There Was No Bump

It is now spring – according to the Metrological Calendar – which is based on the Gregorian Calendar. The Gregorian Calendar took over from the less reliable Julian Calendar on Friday 15th October 1582. However, Wikipedia tells us the most reliable calendar of all is the Solar Hijri calendar. ‘As one of the most accurate calendar systems in the world, the Solar Hijri calendar is also known as Persian Calendar, Iranian Calendar, and SH Calendar. Solar Hijri calendars rely on the movement of the Earth around the Sun to calculate time.’

The mornings are definitely getting lighter and the evenings longer, and I am overjoyed. There is no doubt that this lengthening of daylight lifts the spirits.

As we are only at the beginning of March, nothing is happening in the fields, and as so many strange events have happened in the circles over the years, I thought I would delve back and tell you the story of something that occurred to one of my friends in 2001.

The earliest crop crop circles appear April in oil seed rape (canola) and this particular event was no exception.

The second formation I visited in 2001 was the Corhampton event. The farmer and his wife, Richard and Susanne Hall were most gracious hosts and accompanied us into the field with their baby Isaac. With us was a Japanese healer – Hirokazu Kobayashi, over on a brief visit and staying at the Buddhist monastery at Chithurs – together with my old friends David and Colette Ardagh. Hirokazu had longed to visit and experience a crop formation, so together we entered the formation.

It was a perfect morning, the air was clear and fresh and the sun had by now gained strength and warmth. The Halls could not stay long, so we proceeded with our examination and I buried the water bottles for my experiment*. It seemed a special place and Hirokazu conducted a mediation and healing ceremony. He was a unique person who radiated infectious happiness, peace and love. He gave all three of us healing, and such was our enjoyment we were loath to leave this magical place and return to the normal world.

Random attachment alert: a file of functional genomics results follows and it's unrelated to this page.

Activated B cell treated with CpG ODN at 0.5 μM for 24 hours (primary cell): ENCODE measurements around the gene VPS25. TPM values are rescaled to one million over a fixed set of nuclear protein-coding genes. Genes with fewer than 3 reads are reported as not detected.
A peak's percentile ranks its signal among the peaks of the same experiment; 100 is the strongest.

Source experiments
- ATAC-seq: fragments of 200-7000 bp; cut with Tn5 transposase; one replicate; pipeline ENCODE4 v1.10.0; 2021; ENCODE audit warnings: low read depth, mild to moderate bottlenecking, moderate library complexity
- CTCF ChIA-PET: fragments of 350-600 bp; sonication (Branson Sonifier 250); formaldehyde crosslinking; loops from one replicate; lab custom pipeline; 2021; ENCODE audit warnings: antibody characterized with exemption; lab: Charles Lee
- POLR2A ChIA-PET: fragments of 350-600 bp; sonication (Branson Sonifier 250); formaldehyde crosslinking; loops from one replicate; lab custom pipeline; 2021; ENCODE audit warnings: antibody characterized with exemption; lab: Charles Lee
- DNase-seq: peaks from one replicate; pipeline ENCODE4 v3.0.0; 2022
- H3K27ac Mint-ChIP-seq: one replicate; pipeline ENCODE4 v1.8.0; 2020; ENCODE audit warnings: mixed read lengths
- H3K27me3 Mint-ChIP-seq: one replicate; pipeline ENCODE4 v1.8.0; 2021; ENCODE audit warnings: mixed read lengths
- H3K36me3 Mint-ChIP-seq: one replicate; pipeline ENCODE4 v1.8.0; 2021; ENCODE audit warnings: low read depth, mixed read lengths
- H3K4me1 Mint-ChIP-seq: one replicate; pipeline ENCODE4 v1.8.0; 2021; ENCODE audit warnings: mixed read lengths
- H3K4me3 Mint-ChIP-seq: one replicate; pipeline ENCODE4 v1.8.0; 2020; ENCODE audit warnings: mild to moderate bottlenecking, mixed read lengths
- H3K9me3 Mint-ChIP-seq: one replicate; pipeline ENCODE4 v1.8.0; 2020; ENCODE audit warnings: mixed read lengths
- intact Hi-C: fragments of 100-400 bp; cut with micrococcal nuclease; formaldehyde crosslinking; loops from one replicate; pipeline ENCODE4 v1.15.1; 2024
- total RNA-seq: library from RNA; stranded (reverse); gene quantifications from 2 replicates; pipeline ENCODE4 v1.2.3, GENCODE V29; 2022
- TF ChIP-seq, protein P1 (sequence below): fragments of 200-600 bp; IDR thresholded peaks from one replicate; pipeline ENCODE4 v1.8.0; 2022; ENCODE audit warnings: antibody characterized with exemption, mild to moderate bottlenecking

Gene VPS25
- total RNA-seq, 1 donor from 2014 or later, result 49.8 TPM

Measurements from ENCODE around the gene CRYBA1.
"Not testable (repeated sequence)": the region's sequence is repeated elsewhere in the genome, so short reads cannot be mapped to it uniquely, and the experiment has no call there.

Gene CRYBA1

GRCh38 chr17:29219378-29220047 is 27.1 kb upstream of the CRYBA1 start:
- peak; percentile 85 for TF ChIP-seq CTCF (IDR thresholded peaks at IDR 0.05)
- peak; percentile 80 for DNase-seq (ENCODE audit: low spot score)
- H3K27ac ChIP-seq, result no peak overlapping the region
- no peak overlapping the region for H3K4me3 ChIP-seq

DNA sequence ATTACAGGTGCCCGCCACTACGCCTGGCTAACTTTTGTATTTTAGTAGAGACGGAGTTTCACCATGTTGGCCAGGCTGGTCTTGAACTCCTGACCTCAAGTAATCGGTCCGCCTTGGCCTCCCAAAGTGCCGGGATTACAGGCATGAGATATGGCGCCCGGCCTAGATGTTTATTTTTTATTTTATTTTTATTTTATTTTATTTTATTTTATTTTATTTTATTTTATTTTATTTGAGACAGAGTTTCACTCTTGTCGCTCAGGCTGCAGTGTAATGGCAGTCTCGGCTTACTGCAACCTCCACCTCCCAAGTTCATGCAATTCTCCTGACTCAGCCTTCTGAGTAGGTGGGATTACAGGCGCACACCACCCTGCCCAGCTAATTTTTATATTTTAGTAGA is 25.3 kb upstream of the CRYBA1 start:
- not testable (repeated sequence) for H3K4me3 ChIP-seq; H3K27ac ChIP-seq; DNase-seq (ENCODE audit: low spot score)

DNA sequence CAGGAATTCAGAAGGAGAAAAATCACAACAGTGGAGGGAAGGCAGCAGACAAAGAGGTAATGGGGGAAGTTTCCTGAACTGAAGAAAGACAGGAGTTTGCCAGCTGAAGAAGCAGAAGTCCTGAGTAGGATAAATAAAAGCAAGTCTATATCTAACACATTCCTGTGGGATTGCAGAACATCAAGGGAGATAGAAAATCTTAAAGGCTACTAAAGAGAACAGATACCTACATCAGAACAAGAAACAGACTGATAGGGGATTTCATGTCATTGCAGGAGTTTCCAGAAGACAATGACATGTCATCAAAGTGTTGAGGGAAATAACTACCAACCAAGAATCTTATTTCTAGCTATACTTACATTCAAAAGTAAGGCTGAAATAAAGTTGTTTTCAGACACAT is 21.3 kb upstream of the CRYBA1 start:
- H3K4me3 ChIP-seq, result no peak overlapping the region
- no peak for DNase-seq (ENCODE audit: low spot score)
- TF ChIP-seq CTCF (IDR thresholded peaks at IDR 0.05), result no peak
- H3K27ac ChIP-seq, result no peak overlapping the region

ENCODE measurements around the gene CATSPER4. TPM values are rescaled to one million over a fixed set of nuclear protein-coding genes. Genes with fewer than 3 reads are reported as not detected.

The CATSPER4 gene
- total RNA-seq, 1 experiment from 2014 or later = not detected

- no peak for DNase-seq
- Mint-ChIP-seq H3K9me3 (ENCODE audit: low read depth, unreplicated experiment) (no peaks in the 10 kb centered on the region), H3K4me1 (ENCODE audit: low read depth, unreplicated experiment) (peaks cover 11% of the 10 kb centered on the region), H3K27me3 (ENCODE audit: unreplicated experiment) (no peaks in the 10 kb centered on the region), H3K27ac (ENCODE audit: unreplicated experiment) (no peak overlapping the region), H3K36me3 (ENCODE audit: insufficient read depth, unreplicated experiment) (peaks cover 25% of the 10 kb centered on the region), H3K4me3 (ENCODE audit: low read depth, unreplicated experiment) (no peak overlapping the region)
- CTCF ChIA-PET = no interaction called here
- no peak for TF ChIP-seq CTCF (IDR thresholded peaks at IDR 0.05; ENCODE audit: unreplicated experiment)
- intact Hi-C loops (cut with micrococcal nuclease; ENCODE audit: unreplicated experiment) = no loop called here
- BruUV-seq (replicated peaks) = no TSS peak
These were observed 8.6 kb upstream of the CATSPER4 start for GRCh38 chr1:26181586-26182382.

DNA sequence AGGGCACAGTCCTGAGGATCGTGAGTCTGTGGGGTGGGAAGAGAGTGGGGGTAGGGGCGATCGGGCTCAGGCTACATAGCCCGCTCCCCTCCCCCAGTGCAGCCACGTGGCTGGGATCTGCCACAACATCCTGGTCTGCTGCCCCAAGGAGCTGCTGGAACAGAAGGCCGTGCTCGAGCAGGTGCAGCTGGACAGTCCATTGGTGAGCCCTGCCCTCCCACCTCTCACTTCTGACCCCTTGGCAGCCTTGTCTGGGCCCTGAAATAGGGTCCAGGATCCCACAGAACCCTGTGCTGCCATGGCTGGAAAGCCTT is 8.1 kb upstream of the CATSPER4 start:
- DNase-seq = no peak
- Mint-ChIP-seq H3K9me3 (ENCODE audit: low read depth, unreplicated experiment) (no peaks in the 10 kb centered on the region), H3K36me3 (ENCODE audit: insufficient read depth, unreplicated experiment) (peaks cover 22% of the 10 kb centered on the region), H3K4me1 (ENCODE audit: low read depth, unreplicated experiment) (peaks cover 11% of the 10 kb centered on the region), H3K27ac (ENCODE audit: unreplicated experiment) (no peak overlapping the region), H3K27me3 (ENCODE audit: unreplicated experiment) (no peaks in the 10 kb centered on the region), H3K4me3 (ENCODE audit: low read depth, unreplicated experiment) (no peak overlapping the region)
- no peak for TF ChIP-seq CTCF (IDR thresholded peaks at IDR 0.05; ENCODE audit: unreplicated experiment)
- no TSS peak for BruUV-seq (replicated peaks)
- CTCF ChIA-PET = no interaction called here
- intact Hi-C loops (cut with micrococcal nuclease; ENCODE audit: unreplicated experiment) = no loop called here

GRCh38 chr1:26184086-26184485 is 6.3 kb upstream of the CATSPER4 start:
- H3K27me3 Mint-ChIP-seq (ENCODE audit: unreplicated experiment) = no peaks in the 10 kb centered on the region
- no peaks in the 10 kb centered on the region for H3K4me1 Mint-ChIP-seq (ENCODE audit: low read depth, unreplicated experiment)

Shortly before our Corhampton visit, Colette Ardagh had broken her collarbone and was having regular physiotherapy treatment. Whilst in the field, and without thinking that Colette might have a problem, I asked everyone to collect a few stones to mark where I had buried my bottles. To her amazement she was able to stretch out her damaged shoulder quite easily.

A few days later she attended her physiotherapy appointment. Her regular physiotherapist was on holiday, so she was seen by a locum who on examining her shoulder looked puzzled and asked Colette if she had really broken her collarbone as the usually permanent bump – marking where the bone mends – was not present! The physiotherapist was astonished as she had never seen this effect before.

David Ardagh, who suffered from a bad back, also noted a definite subsequent improvement.

*In an effort to try and find out why I was getting so many reports telling me of the strange and unexpected results experienced by people when visiting crop circles and having long been interested in and having read articles on the qualities of water, I devised a plan - much to the ridicule of my peers apart from professional engineer James Lyons (now retired) who specialised in electronics. His main career was in the aerospace industry - to bury 20ml bottles of water from the same source, inside the circle and compare them with bottles but buried outside the circle. Electrical engineer Dr Cyril Smith (Electromagnetic Man) advised me to use Volvic water to ensure a consistent base. Volvic water does not go beyond 4 Hz. I sent him the bottles, and his results showed a noticeable difference between the water buried inside the circle and the control sample buried outside.

Over the years, with the invaluable help of James Lyons, buried bottles of water have been sent to many laboratories – some aboard – using different accredited techniques. On several occasions the results have been so marked that they had to be retested, only to return with identical results.

I am no longer continuing with this area of research as I was asked to use much larger bottles by the laboratory testing for trace minerals. I am now concentrating on the temporary relief of Parkinson’s conducted by neuroscientist Paul Gerry. The day starts by conducting control tests in Avebury Sports and Social Club. We then proceed into a circle and repeat the tests. Finally, we conduct a third identical test which is conducted some distance from the circle.The three identical tests can then be compared and analysed. See General Letters 2023 Interesting Results ( .